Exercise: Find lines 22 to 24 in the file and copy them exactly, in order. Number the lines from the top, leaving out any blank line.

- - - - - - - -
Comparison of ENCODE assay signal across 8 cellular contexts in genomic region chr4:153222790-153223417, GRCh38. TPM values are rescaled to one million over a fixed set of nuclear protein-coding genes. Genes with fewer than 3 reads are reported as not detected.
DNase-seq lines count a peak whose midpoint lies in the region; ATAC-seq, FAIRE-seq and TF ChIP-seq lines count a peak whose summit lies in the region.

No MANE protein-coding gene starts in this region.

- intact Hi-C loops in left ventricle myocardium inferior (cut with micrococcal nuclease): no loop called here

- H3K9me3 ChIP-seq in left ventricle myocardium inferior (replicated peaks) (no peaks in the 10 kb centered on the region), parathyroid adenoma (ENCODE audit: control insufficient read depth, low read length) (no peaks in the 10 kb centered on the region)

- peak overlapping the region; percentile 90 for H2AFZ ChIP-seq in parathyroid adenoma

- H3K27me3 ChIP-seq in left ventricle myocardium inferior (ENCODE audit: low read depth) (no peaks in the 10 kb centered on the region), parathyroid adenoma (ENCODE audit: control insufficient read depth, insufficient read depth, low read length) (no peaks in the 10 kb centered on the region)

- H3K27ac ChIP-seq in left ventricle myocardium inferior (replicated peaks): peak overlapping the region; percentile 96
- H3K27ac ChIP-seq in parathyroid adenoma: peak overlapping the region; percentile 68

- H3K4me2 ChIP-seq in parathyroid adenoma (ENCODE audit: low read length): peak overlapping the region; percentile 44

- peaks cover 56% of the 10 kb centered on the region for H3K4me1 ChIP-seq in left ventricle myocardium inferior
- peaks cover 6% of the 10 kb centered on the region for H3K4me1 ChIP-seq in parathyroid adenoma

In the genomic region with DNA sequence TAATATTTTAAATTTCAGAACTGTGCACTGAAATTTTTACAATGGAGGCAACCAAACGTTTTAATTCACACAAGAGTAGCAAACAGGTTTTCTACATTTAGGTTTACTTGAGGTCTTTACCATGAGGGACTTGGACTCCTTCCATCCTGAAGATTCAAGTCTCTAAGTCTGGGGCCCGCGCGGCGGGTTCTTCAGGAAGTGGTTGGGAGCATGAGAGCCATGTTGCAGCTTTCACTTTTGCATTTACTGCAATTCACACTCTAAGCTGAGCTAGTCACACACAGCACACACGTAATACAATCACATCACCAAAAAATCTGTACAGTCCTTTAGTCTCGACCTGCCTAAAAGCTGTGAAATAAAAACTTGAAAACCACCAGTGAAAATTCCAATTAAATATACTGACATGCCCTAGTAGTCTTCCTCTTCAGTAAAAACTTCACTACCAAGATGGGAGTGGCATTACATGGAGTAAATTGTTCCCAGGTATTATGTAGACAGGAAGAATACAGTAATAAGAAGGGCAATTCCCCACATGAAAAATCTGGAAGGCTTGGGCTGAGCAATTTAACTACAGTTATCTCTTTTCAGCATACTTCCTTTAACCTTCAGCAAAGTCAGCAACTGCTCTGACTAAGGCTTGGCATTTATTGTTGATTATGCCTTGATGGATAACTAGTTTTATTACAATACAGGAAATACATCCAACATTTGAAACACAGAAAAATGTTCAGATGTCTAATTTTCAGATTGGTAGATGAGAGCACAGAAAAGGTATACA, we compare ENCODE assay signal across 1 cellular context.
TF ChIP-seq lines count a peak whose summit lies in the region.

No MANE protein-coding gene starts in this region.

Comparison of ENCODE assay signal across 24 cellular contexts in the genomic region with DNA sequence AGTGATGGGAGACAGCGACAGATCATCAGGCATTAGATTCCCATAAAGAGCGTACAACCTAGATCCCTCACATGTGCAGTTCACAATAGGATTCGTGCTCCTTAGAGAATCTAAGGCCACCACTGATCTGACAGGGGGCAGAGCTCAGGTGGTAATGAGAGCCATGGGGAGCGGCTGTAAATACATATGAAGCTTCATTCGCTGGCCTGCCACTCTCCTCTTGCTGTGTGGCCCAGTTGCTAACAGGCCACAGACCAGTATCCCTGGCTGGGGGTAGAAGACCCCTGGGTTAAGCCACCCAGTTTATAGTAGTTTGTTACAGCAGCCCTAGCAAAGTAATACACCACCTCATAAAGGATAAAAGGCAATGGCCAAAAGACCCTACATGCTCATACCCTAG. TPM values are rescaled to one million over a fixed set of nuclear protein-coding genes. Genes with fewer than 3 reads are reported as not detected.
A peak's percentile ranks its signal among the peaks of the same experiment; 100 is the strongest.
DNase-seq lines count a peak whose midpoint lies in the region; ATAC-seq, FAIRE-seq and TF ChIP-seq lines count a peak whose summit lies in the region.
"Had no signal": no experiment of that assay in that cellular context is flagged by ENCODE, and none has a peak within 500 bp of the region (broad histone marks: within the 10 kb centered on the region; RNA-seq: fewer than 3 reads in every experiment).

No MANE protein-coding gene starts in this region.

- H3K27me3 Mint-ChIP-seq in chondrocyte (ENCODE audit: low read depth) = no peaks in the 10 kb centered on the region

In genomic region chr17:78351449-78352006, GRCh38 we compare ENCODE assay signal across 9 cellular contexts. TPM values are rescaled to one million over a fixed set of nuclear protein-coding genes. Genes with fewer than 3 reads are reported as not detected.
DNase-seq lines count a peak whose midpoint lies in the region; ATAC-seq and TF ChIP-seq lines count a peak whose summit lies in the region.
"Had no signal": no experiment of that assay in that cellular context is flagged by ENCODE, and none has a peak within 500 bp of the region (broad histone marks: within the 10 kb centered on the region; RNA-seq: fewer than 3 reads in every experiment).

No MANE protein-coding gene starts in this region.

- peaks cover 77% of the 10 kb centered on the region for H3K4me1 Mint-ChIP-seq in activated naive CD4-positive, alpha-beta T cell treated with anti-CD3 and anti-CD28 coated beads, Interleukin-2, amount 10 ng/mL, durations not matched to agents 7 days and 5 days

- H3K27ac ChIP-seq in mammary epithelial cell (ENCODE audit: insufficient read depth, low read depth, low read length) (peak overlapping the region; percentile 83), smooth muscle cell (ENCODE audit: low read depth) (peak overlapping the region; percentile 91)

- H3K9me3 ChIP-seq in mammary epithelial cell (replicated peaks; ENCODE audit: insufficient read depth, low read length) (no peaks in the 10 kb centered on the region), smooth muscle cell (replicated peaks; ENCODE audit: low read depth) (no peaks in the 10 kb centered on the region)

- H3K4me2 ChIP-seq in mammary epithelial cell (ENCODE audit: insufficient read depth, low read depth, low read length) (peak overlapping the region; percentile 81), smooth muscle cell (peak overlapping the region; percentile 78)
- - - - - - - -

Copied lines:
In genomic region chr17:78351449-78352006, GRCh38 we compare ENCODE assay signal across 9 cellular contexts. TPM values are rescaled to one million over a fixed set of nuclear protein-coding genes. Genes with fewer than 3 reads are reported as not detected.
DNase-seq lines count a peak whose midpoint lies in the region; ATAC-seq and TF ChIP-seq lines count a peak whose summit lies in the region.
"Had no signal": no experiment of that assay in that cellular context is flagged by ENCODE, and none has a peak within 500 bp of the region (broad histone marks: within the 10 kb centered on the region; RNA-seq: fewer than 3 reads in every experiment).